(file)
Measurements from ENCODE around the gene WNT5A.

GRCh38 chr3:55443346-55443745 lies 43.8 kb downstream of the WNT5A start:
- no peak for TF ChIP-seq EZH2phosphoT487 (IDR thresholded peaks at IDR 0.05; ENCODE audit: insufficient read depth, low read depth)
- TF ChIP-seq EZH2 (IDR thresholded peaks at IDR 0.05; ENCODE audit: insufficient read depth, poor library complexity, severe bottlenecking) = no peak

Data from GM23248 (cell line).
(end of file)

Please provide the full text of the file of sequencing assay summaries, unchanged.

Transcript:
Measurements from ENCODE around the gene WNT5A.

GRCh38 chr3:55443346-55443745 lies 43.8 kb downstream of the WNT5A start:
- no peak for TF ChIP-seq EZH2phosphoT487 (IDR thresholded peaks at IDR 0.05; ENCODE audit: insufficient read depth, low read depth)
- TF ChIP-seq EZH2 (IDR thresholded peaks at IDR 0.05; ENCODE audit: insufficient read depth, poor library complexity, severe bottlenecking) = no peak

Data from GM23248 (cell line).